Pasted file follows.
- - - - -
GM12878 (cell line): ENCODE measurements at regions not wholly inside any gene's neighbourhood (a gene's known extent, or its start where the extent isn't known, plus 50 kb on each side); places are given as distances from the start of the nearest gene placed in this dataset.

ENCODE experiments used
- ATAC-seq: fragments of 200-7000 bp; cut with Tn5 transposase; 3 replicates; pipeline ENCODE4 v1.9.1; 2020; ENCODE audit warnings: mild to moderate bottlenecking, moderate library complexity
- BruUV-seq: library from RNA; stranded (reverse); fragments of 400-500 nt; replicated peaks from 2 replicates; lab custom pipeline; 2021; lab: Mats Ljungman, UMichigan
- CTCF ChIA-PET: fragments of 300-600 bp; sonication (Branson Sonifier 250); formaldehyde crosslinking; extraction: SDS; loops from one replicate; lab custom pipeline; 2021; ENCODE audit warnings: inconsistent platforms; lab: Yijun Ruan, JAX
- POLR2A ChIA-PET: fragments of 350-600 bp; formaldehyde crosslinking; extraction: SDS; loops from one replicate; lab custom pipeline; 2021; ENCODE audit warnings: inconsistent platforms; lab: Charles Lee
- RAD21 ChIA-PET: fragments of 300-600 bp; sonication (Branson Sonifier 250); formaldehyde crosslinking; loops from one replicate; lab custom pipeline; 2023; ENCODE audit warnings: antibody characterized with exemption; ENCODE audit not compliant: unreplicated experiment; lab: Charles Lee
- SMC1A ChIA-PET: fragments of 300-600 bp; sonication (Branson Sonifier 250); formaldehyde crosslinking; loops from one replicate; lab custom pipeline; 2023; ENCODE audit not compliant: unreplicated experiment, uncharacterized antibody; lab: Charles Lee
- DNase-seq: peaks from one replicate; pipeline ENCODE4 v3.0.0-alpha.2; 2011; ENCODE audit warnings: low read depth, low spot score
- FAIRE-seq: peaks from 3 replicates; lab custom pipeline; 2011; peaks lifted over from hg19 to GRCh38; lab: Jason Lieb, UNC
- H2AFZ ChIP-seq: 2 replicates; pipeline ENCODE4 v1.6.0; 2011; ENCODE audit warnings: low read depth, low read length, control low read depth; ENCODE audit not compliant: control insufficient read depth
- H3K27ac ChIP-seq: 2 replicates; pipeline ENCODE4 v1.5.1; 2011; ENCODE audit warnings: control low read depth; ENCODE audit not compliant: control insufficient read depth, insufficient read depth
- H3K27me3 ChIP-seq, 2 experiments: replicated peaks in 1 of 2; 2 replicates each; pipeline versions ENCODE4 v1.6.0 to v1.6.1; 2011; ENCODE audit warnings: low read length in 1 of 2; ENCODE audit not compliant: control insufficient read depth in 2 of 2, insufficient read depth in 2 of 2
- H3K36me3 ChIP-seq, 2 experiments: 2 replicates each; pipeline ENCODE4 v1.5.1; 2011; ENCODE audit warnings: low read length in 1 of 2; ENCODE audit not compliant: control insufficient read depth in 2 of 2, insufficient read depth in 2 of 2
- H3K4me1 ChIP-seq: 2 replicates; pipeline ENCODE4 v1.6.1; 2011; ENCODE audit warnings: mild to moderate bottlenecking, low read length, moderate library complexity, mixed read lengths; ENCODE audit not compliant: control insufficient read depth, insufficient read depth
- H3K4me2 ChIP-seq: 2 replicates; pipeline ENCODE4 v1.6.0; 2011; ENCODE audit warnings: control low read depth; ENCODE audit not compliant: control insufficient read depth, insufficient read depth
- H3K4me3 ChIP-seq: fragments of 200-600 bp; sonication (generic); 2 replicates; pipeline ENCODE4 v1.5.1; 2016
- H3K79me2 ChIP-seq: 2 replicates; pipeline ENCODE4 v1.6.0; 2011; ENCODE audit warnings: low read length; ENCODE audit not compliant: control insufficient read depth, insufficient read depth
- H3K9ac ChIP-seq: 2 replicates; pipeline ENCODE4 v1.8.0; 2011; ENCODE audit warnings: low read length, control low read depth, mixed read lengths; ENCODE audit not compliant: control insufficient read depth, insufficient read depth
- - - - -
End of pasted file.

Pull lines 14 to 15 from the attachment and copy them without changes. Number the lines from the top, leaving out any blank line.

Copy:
- H3K36me3 ChIP-seq, 2 experiments: 2 replicates each; pipeline ENCODE4 v1.5.1; 2011; ENCODE audit warnings: low read length in 1 of 2; ENCODE audit not compliant: control insufficient read depth in 2 of 2, insufficient read depth in 2 of 2
- H3K4me1 ChIP-seq: 2 replicates; pipeline ENCODE4 v1.6.1; 2011; ENCODE audit warnings: mild to moderate bottlenecking, low read length, moderate library complexity, mixed read lengths; ENCODE audit not compliant: control insufficient read depth, insufficient read depth